In other words, she’s not necessarily the enemy. This may be a teachable moment rather than a declaration of war.

  2. Brandon Haught Says:

    Epistaxis,

    I agree. My post might have come across as sounding a bit harsh, but note that I do say we need to educate her. On the other hand, if she isn’t sure what she’s talking about, them maybe she should have stayed silent until she did some basic research.

    That’s part of the problem here. The research she and others are doing is nothing more than getting a feel for public response. These Board members are listening to the loudest voices. So, we need to get louder!

  3. E. Morriss Says:

    Quote:

    “What do “theories of origin” have to do with evolution, which doesn’t touch on how life began, but rather how it has changed over time?”

    Since science has failed at every attempt to explain the origin of life I dont blame you for that definition. The origin of life IS a change from lifelessness to life. The change over time began at that first moment science claims a glob of chemicals defied what science considers zero probabilty and sprang to life with the ability to process energy and food, expel waste and reproduce.

    Science has also failed to explain how nearly every phyla in existence today appear fully formed in the fossil record at the same time.

    Science has failed to show the evolution of flight. The only fossils are fully formed, fully flying specimens.

    Science has failed to show the evolution of sight. The only fossils are fully formed, fully sighted specimens. The list, and the excuses science expects us to accept on faith, goes on.

    Science says evolution is directionless, without purpose, yet offers explanations for the evolution of flight like: animals leaping for prey developed wings to help them jump higher; to reach safer refuges from predators, and so on. That is directed and purposeful.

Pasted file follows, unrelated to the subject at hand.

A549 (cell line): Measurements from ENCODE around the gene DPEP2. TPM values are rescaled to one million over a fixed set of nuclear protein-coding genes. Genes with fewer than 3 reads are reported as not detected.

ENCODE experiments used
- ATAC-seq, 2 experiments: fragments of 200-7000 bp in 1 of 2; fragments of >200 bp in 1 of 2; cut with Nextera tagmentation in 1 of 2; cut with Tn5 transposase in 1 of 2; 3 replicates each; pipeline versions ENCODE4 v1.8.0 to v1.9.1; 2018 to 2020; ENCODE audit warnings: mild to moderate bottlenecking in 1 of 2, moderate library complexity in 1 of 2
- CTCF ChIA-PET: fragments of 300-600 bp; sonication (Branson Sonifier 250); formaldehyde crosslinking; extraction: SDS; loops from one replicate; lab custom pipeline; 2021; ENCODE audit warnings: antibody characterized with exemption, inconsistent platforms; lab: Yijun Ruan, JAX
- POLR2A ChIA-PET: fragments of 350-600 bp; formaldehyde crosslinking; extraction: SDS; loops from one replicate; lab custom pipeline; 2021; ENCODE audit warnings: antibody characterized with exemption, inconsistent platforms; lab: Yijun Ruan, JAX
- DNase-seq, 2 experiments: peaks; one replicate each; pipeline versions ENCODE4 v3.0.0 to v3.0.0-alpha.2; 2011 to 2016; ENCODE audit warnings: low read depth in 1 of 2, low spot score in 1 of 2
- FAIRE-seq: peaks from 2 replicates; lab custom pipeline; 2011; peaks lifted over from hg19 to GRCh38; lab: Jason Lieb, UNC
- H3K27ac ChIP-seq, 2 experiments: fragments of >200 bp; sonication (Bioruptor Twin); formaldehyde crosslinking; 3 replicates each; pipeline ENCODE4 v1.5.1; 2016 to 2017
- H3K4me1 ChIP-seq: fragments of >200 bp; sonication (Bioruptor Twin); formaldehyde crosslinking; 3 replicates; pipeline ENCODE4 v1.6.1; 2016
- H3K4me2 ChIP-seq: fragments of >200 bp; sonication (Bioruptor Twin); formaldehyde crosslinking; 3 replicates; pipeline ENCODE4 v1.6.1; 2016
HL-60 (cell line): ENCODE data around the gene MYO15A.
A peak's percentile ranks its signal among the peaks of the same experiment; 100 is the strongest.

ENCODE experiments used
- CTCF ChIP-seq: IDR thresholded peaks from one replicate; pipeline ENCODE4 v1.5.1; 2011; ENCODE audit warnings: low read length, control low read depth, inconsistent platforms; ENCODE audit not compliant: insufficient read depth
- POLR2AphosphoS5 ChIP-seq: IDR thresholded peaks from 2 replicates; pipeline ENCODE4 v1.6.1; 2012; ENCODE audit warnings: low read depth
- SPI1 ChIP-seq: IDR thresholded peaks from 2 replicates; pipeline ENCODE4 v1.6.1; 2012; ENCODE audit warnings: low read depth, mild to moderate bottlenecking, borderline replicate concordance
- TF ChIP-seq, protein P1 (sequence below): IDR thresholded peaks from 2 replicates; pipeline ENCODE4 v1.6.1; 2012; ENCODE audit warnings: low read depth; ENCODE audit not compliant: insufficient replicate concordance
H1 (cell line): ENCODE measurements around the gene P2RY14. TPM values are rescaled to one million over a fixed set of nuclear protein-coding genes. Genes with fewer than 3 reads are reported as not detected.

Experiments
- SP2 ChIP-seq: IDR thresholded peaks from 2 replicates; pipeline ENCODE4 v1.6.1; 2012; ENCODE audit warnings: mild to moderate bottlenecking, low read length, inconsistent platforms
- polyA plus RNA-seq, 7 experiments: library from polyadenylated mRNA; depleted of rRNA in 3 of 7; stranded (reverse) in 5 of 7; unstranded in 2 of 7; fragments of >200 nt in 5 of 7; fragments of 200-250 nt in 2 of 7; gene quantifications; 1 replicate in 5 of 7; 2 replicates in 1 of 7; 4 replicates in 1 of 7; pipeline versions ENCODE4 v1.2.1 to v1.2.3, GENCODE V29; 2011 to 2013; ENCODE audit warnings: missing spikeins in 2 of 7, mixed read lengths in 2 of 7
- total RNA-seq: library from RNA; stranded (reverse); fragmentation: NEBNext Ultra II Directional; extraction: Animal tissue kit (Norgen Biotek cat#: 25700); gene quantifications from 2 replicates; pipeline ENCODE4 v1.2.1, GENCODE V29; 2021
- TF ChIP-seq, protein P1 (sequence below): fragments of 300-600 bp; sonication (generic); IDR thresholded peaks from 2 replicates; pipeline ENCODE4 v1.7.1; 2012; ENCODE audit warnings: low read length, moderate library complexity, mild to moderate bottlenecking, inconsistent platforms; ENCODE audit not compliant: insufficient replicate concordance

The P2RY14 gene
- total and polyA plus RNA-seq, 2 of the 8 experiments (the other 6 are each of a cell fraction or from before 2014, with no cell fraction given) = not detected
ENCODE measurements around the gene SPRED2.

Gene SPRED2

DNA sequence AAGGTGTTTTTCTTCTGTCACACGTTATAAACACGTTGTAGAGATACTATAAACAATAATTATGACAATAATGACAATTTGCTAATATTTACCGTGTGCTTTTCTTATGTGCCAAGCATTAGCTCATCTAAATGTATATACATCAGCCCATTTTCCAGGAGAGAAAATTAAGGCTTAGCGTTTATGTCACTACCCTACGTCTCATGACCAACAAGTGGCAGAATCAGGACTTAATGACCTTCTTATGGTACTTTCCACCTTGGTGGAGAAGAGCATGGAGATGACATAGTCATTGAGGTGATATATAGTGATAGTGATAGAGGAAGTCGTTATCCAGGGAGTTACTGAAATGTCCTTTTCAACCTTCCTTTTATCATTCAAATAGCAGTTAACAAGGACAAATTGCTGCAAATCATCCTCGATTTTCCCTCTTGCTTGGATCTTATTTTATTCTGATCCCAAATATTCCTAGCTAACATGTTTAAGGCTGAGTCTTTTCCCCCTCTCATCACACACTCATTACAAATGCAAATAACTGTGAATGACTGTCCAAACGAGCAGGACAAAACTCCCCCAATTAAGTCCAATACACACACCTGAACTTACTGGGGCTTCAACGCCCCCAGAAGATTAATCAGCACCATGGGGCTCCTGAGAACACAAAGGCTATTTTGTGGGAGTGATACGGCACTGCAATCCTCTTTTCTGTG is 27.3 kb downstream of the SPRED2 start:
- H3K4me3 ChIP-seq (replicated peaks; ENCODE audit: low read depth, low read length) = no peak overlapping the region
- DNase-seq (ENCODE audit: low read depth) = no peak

It is hard to support the non-science of evolution when modern text books *still* teach the long since dismantled Urey/Miller experiment, the fraudulent Haekel’s hacked embryos, the embarrasing display of (incorrect) horse evolution long removed from the museum, the numerous faked “missing links”, and many other similar treasures form the “science” of evolution.

    Evolution would have us believe that the directionless, non-purposeful process of completely random genetic changes resulted in a reptile developing feathers, hollow bones, beaks, and a completely overhauled respiratory system. A genetic mutation of a reptiles scales develops frays along the edges.

    From there, a series of millions upon millions of random, directionless genetic mutations continue to occur throughout countless generations of offspring causing the fraying scales to fray to the point they develop into highly complex, highly organized feathers.

    But what good are feathers without flight muscles, a heavy body and a respiratory system to provide ample oxygen to them? That poor old slow breathing reptile would have a heck of a time flying without enough oxygen getting to those flight muscles!

    So at the same time all of those random, directionless genetic changes also just happened (totally by chance and natural selection according to the “science” of evolution) are making feathers, millions upon millions of random, directionless genetic mutations begin hollowing the bones, changing the skeletal structure, muscles and nerves, and completely redesigning, I mean evolving, the cardio vascular system so that one day Robby the reptile jumps off a rock and takes flight…right into a tree trunk breaking his neck.

    Looks like the millions upon millions of random, directionless genetic mutations causing his brain to develop the knowledge of flight control forgot to kick in.

  4. Florida Citizens for Science » Blog Archive » Those not in favor of good science education, raise your hand. Says:

    […] Linda Taylor, member of state BoE who mentioned “other theories” in a St. Petersburg Times education blog Dec. 11. (Contact information on our Call to Action addresses page.) […]